Throughout the day, guides Pierre Miron and Luc Lamirande gave tours of the property. Mr. Miron was the guide for the early tours and took visitors throughout the farm, including its various gardens. He explained that the first garden was approximately 20 by 40 feet in size, and was designated for growing food for the community. Since then the garden has grown and gained certification as organic.

The tour then moved to the wooded area, where shiitake mushrooms are grown. The mushrooms grow out of logs, which come from the ecovillage's sugar bush on the other side of the valley. Mr. Miron said they cut the trees down in March when the sap starts running, and cut them into 40-inch logs. Holes are drilled into the log every six inches, and are then filled with Shiitake sawdust spawn and covered with wax.

For the first year, the logs stay on pallets to give the seeds time to penetrate the log. The next step is to "shock" the logs, which involves submerging 40 logs at a time in a container filled with water for 12 hours. After the logs are taken out, it takes around 10 days for the mushrooms to emerge. Mr. Miron said the process usually starts in mid-June, and each log typically yields a half pound of mushrooms.

Mr. Miron then took visitors to the future site of a new section of the garden, which will have a raised bed. The gardens produce a wide variety of crops, and he said the ecovillage is always trying new varieties. Flowerbeds are used to attract pollinators, and he said wild bees usually do the job. The gardens yield plenty of produce, and deliveries are usually made to market every day.

There are multiple greenhouses on the property, and during the tour Mr. Miron explained two homemade devices, one that attaches to a vacuum to clean beans, and another that removes debris from crops. He said that they are always looking for ideas on what items can be built rather than being bought.

In addition to the tours, ecovillage residents and other local producers were on hand to conduct a variety of workshops. Benoit Leblanc held a juicing workshop, where he made juice using ingredients from the village's gardens, while Gloria Fortin gave a lesson on making sauerkraut and lacto-fermenting. Mr. Lamirande presented a workshop on growing shiitake and wine cap mushrooms, including a demonstration on how to inoculate logs, and Celesta Vaillant showed participants how to make their own ricotta cheese.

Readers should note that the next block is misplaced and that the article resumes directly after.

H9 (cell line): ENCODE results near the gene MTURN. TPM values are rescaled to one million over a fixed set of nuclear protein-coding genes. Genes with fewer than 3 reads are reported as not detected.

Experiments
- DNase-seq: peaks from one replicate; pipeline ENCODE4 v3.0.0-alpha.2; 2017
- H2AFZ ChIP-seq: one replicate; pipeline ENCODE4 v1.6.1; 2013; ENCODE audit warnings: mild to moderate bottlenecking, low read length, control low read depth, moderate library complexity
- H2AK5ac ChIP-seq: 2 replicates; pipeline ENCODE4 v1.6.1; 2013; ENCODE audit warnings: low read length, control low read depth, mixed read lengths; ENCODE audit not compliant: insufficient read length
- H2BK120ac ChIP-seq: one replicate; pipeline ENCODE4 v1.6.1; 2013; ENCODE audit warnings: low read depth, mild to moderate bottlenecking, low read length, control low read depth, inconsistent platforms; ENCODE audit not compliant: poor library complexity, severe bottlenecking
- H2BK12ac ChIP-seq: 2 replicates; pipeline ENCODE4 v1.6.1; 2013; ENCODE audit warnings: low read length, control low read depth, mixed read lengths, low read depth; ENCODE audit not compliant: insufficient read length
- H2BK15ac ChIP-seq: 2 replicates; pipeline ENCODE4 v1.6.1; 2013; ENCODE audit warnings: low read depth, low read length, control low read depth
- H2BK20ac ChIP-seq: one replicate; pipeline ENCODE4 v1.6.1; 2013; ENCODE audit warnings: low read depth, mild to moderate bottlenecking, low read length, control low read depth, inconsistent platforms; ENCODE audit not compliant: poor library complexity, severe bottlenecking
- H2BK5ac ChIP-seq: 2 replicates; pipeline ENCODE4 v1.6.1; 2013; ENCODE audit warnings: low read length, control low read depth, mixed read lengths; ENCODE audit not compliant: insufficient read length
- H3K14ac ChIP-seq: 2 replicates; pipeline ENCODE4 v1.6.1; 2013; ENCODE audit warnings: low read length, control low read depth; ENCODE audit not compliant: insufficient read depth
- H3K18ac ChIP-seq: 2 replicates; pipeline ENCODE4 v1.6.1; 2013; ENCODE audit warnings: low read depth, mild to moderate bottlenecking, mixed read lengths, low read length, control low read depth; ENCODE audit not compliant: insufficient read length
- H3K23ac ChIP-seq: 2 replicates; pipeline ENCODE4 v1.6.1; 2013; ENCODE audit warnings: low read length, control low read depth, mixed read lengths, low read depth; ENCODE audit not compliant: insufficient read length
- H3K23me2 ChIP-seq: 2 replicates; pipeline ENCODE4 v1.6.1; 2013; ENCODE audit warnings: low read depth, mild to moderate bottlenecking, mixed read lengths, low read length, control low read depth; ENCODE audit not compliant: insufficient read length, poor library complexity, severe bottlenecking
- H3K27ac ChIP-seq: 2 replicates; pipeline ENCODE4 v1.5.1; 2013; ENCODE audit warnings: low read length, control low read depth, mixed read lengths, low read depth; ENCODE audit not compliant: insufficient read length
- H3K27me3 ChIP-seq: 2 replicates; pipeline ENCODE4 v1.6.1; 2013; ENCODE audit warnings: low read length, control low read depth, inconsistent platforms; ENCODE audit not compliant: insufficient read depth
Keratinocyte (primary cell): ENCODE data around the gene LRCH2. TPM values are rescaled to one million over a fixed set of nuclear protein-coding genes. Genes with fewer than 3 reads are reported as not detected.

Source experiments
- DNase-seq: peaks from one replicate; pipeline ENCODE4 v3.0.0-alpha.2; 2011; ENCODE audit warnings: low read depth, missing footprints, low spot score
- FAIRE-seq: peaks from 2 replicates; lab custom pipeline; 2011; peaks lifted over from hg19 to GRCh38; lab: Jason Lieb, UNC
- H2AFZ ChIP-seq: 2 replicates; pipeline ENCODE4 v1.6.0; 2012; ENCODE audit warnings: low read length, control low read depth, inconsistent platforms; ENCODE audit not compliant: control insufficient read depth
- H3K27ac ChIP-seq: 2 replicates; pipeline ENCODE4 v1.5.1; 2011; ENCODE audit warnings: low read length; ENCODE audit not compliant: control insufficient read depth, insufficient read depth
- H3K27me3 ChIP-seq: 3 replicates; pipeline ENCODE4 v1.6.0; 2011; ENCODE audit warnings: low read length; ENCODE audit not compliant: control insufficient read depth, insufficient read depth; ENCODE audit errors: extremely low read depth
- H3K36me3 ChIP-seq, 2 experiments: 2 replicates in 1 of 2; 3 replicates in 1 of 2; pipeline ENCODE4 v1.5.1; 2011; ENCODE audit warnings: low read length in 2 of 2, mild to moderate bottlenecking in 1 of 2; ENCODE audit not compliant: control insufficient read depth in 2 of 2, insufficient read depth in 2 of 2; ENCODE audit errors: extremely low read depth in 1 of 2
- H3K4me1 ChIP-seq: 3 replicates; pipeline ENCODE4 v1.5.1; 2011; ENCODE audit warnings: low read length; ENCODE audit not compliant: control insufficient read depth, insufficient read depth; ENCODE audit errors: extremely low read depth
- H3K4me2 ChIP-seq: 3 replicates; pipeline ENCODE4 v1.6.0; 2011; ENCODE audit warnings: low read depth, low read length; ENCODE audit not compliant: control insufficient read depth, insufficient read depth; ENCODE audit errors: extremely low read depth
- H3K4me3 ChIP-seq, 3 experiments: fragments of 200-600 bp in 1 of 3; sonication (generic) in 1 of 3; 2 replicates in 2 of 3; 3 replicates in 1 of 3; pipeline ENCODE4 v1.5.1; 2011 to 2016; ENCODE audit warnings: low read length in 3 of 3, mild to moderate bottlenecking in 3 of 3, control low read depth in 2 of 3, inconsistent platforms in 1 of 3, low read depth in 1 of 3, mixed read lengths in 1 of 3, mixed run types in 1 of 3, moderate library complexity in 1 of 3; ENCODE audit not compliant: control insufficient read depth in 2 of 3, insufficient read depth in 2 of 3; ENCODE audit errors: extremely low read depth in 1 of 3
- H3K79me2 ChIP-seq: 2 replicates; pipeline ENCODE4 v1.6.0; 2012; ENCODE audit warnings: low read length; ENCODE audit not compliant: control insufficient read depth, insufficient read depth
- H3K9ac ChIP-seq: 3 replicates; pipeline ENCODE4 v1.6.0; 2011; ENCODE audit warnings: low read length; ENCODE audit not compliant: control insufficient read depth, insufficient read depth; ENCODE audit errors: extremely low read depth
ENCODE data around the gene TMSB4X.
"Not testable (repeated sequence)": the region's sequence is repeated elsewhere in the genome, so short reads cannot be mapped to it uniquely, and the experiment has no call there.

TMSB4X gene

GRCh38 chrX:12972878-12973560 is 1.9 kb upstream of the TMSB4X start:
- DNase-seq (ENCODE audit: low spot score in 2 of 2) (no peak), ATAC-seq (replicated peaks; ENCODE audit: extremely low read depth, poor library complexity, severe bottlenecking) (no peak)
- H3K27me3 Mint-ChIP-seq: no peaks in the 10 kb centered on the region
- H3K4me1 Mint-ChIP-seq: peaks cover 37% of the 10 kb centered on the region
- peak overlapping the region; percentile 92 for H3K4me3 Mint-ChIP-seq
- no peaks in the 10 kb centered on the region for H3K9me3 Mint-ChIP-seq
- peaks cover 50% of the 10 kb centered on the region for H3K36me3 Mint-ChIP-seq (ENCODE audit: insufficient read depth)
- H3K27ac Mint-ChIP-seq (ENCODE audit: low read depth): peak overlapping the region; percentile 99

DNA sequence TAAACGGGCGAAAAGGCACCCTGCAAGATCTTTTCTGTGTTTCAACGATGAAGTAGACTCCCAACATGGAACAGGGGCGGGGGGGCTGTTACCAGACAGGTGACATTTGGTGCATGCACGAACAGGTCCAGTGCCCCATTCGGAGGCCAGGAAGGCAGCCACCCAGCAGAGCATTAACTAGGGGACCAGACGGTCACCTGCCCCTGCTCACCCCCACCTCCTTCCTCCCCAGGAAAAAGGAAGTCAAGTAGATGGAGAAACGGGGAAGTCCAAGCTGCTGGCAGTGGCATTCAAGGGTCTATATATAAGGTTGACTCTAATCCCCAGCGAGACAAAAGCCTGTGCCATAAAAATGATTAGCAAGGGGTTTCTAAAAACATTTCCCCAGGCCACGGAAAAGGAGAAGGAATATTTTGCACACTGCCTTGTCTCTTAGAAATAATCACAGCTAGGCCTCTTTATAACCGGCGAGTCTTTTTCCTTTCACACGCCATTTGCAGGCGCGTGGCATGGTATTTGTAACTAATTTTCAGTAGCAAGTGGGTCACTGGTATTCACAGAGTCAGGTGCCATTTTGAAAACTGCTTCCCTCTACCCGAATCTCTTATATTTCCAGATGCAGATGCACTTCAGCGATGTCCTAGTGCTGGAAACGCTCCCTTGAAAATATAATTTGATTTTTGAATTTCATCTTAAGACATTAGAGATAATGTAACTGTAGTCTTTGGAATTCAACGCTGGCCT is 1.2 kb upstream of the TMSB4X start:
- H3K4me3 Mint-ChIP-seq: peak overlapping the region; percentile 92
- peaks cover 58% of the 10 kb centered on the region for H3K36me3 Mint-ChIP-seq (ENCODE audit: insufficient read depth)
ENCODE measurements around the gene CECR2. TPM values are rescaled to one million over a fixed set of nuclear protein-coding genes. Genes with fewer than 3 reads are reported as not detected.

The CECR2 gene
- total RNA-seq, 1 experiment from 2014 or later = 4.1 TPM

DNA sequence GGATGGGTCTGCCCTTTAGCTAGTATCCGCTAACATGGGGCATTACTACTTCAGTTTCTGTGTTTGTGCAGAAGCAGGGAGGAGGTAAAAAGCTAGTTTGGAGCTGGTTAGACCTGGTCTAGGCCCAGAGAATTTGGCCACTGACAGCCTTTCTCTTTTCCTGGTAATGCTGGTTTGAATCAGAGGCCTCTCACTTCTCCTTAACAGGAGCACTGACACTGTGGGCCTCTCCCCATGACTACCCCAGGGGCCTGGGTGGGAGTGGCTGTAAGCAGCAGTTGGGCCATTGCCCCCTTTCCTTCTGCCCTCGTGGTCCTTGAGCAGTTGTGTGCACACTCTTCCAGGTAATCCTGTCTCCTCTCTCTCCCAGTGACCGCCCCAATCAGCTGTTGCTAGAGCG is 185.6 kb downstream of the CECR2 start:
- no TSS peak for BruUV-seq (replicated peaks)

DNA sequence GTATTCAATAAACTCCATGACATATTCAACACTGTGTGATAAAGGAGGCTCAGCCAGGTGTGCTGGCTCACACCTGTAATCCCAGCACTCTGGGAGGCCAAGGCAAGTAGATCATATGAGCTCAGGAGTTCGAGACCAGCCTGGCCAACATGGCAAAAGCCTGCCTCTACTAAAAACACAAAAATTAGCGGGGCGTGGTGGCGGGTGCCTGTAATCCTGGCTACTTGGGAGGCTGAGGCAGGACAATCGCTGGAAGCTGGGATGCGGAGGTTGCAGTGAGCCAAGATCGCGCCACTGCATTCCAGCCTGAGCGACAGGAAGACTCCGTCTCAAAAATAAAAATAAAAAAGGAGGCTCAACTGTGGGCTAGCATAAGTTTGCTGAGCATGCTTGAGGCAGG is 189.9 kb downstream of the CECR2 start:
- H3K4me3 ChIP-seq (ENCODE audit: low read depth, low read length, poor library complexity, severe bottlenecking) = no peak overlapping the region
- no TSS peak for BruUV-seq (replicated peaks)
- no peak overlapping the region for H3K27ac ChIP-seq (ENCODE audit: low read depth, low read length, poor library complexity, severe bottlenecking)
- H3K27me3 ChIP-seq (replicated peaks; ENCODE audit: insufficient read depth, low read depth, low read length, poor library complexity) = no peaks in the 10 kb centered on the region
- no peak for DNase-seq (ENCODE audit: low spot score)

Joyce Brady of CJEJ Farm in Columbia gave a hoof-to-plate presentation that broke down the process and end result of processing a carcass, and explained the factors that influence live weight versus yield weight. Michael Phillips of Groveton gave a workshop titled "Fungal Consciousness: Embracing the Mycelium to Grow Healthy," where he explained how mycorrhizal fungi enhances plant life and how expansive fungal networks bring resiliency to ecosystems. Jacob Belanger, head cook at La Cite Ecologique, showed guests how to make homemade pesto, and David Belanger gave a solar energy tour to show how the ecovillage and farm integrate renewable energies to help offset their ecological footprint.

In addition to the tours and workshops, several vendors set up shop, and the event also included beer tasting, live music, wood-fired pizza and wagon rides.

(Issue of August 14, 2019)


North Country, sponsored by The Spa Restaurant and Outback Pub, defeated Valley Originals to win the gold division championship at the Canaan Men's Softball Tournament on Sunday. In from, from left to right are Mich Boisvert, Dan Pope, George Seigel, Luke Merrill, Ryan Hurd, Dom Meattey, Tim Purrington, Ryan Call and Justin Jarvis. Back row: Mike Tardy, Chris Pope, Patrick Bradanese, Hunter Judd, Anthony Havalotti, Robert Cavanaugh, Jeff Clough, Coach Eric Duquette, Kevin Trask and Ivon Clough. (Jake Mardin photo)